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The relationship between people and soy—a replacement for animal proteins derived from soybeans—is complicated. Some studies support the idea that chemicals in soy have many health benefits, and can help consumers prevent cardiovascular disease, cancer, osteoporosis, or can alleviate the symptoms of menopause. Opponents think of soy as a hormone-disrupting fiend, because some compounds in soy known as isoflavones are considered to be weak estrogens and could speed up systems in the body that depend on the hormone women already produce naturally.

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A recent study, however, bolsters the pro-soy argument. This study doesn’t focus on the isoflavones, but rather, on small protein chains that naturally occur in the soy plant. Researchers at the University of Guelph in Ontario, Canada, found that soy peptides can be used as an antibiotic against bacteria as common as Pseudomonas aeruginosa—which wreaks havoc particularly in hospitals—and Listeria monocytogenes, a type of bacteria that causes the disease listeriosis.

These findings are exciting, but still very new. They have only been performed with bacteria in a dish, not tested in the human body. We need therefore to exercise caution when we interpret these results. For instance, some isoflavones have to be used at a much higher concentration in the body than what’s tested in the lab to have the same effect. Furthermore, humans often metabolize these compounds in the body, which could lead to an overall different effect.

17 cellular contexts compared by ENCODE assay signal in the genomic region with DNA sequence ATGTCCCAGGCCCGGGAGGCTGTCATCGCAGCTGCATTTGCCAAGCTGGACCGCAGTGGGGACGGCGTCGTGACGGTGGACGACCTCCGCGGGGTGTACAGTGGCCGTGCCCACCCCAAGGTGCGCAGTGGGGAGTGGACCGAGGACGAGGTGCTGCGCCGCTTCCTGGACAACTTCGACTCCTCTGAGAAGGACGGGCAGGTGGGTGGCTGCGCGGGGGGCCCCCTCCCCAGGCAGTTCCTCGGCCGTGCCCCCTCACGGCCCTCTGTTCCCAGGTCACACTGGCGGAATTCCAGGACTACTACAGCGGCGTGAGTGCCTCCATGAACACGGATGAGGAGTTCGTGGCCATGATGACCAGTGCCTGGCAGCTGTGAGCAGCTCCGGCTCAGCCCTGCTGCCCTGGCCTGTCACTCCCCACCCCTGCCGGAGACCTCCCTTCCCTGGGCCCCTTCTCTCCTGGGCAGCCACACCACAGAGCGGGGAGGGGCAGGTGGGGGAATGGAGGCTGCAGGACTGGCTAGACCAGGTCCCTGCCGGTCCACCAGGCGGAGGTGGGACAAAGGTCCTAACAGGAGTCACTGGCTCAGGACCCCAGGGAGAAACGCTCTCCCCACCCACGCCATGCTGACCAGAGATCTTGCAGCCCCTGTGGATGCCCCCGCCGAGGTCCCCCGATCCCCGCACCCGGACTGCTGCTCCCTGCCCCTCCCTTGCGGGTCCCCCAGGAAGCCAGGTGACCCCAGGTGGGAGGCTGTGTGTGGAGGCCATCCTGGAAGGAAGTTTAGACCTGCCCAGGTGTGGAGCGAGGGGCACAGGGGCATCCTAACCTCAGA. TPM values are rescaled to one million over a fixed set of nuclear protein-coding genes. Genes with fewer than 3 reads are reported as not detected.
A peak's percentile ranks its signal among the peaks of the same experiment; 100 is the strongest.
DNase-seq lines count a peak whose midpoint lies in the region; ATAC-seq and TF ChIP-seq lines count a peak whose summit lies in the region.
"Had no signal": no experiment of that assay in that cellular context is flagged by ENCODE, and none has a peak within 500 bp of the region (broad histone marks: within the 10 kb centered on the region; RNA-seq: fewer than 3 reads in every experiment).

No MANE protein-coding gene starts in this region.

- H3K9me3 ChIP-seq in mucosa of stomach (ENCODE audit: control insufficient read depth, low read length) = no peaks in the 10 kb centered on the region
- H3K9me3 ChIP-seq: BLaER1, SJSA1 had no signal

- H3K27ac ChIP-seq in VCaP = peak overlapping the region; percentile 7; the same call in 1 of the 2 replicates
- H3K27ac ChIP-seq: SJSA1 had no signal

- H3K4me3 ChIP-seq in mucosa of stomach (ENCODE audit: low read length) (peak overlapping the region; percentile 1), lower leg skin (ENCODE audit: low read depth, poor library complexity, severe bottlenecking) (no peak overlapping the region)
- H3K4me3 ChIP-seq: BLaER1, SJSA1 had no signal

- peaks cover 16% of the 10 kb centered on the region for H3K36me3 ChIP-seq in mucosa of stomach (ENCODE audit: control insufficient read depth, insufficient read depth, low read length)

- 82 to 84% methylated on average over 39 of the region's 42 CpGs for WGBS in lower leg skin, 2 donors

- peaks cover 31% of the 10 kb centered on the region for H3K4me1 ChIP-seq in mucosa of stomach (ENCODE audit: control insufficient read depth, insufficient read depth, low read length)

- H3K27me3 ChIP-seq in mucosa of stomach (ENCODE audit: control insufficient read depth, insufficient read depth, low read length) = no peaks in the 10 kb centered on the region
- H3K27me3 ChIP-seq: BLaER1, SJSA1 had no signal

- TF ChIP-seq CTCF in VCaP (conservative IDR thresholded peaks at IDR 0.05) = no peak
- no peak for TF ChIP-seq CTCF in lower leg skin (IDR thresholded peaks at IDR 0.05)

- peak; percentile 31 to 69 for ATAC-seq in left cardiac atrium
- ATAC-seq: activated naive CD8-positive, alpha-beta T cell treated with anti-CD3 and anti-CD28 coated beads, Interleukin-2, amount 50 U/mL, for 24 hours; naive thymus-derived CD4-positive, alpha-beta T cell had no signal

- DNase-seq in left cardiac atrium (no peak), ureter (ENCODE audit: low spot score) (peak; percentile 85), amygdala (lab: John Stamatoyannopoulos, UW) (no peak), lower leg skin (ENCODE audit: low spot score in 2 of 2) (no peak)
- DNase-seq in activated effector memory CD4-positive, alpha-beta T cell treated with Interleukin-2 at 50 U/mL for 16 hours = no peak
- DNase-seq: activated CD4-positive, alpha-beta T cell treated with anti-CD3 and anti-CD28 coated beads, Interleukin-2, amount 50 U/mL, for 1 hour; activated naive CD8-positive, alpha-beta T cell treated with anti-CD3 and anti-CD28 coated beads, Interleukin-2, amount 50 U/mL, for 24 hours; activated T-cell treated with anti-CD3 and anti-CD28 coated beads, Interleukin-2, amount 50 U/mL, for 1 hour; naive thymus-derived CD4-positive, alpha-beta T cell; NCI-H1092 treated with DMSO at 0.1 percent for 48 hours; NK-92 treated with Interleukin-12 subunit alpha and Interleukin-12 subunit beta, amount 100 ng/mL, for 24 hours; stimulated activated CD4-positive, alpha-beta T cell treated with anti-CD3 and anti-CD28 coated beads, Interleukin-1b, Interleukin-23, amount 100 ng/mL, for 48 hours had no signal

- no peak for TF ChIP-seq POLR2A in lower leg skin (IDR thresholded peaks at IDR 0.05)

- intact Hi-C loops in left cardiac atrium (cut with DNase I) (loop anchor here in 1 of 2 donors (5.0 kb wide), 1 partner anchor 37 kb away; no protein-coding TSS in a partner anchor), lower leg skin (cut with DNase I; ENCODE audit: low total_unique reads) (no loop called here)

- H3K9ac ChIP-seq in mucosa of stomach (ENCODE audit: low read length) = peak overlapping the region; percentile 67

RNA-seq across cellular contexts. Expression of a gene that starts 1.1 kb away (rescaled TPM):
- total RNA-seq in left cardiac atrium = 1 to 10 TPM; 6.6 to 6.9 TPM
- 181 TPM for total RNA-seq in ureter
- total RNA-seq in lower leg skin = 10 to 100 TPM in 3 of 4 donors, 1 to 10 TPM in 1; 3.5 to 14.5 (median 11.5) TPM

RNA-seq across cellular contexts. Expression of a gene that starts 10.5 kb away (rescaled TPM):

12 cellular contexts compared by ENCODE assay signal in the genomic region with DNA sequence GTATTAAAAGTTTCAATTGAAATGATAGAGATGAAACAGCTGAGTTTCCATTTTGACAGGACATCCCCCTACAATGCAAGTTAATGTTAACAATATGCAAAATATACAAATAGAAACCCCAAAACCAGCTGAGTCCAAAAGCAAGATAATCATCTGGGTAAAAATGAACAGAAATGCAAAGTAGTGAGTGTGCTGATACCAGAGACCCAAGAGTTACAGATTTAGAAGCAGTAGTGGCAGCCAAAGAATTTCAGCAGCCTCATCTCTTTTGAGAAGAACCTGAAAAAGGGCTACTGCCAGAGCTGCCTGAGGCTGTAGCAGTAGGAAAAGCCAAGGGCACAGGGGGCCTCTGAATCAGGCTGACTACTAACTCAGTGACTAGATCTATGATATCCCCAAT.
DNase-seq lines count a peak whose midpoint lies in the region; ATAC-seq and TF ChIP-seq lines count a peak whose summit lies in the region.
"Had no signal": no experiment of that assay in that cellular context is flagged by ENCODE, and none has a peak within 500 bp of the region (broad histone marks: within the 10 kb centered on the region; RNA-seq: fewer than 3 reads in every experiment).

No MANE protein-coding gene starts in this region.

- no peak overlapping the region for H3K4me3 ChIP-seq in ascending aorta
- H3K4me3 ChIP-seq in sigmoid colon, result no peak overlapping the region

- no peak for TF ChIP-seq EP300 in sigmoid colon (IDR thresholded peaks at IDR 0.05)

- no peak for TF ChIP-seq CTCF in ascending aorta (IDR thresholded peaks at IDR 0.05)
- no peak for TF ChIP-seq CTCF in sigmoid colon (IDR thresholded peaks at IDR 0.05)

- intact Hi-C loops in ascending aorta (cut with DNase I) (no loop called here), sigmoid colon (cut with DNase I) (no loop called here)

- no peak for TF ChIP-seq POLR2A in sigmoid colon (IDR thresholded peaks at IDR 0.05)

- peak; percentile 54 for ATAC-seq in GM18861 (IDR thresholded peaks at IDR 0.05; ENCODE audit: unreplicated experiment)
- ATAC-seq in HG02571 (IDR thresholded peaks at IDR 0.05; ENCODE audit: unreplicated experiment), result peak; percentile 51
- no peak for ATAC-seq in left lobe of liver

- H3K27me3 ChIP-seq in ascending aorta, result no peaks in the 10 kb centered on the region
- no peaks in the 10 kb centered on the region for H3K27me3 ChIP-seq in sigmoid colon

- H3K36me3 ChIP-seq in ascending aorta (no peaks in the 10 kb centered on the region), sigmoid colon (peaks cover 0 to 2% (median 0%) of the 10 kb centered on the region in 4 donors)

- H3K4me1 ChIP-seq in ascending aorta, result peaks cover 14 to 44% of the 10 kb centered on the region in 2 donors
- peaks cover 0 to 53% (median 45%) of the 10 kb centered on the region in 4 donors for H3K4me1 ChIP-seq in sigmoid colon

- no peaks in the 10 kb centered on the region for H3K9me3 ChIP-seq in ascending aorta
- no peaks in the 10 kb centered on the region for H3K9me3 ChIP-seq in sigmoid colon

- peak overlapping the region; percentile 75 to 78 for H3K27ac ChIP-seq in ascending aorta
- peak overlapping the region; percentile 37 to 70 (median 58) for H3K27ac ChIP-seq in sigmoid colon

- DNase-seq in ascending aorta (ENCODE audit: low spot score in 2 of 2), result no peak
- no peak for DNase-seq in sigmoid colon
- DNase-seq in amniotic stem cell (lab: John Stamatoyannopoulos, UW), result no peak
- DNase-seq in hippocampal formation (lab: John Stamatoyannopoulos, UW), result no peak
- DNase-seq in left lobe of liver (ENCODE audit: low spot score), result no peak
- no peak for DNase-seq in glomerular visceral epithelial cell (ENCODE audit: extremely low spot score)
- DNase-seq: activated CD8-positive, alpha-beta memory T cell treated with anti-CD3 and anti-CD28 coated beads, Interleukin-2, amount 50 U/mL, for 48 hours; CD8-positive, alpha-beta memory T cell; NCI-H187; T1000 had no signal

The verdict is still out on whether soy is actually a healthful part of our diet or not. But with bacterial infections on the rise, and the need for more antibiotics to treat them, this new application of soy seems a particularly promising one.


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Environmental Health Perspectives, Vol. 114, No. 6 (Jun., 2006), pp. A352-A358
The National Institute of Environmental Health Sciences
Science News, Vol. 155, No. 17 (Apr. 24, 1999), p. 262
Society for Science & the Public